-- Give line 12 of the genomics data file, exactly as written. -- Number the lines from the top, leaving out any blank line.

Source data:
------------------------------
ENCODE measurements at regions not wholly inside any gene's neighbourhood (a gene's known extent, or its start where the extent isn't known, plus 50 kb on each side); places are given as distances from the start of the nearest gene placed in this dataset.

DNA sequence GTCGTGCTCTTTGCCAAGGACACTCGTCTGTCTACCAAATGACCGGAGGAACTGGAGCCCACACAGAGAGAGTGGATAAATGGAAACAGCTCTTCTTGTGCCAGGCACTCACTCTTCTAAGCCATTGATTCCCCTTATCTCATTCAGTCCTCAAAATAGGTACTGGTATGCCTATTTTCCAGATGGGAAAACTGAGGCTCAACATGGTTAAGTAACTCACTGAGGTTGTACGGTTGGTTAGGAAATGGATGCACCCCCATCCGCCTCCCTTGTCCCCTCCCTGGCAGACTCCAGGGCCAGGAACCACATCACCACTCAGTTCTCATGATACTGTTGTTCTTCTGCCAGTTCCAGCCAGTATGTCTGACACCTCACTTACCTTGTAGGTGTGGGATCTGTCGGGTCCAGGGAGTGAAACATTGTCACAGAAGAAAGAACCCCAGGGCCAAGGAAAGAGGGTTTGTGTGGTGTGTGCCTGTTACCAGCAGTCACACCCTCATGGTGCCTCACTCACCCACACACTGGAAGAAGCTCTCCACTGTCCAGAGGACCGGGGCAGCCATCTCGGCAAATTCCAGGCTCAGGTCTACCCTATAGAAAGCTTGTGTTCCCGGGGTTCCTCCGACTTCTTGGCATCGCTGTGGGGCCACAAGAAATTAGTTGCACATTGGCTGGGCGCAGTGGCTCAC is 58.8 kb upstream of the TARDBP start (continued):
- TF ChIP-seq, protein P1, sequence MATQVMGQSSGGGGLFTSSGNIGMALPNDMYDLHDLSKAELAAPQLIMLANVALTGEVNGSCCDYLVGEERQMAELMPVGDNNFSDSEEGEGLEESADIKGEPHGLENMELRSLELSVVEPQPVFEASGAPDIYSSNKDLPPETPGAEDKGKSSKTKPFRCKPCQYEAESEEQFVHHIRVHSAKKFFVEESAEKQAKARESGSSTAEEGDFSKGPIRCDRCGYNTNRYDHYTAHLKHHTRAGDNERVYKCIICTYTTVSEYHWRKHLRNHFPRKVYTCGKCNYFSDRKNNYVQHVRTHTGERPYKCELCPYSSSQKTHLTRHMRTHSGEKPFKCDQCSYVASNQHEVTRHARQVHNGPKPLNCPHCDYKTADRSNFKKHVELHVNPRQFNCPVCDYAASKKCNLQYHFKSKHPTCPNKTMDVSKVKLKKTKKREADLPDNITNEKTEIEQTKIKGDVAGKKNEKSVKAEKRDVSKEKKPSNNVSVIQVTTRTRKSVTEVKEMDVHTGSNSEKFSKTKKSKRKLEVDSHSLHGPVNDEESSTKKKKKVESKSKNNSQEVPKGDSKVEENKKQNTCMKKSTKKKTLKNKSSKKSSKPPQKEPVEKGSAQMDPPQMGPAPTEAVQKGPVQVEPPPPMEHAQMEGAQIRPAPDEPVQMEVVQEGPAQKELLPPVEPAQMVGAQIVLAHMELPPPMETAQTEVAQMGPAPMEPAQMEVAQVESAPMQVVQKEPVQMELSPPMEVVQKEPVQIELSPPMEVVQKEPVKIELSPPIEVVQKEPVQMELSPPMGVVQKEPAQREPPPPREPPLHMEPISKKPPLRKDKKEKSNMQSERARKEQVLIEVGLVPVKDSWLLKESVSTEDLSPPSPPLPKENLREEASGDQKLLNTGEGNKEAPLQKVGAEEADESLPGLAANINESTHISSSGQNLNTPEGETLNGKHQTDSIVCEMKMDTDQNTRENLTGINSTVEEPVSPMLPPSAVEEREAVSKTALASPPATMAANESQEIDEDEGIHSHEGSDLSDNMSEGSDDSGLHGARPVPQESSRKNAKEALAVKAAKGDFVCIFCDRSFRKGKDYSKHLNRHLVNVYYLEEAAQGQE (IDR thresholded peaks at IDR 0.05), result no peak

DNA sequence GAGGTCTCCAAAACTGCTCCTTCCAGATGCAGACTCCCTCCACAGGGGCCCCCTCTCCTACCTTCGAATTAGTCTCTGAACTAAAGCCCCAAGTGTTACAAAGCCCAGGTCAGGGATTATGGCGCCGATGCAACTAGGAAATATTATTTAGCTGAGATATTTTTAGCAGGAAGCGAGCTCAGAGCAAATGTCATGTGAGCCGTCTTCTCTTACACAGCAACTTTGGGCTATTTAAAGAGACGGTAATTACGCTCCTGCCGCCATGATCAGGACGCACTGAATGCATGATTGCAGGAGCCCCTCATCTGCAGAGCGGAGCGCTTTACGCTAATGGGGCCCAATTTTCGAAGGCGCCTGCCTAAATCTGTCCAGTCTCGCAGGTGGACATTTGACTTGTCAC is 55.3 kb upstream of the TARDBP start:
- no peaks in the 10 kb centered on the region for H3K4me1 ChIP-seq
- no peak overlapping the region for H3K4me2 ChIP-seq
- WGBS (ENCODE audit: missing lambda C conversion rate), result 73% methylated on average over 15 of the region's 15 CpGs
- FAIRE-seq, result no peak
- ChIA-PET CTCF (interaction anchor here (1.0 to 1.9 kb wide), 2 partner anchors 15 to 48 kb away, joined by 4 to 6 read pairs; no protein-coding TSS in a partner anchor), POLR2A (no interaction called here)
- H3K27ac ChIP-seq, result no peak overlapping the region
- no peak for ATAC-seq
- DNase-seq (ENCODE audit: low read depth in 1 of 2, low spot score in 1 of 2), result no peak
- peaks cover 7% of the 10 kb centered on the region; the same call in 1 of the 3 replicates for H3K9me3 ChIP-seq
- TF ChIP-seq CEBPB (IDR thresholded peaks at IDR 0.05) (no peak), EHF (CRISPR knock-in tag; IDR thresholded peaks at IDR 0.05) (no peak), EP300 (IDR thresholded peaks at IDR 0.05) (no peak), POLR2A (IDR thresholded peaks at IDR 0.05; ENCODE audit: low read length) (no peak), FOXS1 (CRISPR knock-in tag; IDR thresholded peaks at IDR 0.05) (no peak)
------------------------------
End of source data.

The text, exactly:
- DNase-seq (ENCODE audit: low read depth in 1 of 2, low spot score in 1 of 2), result no peak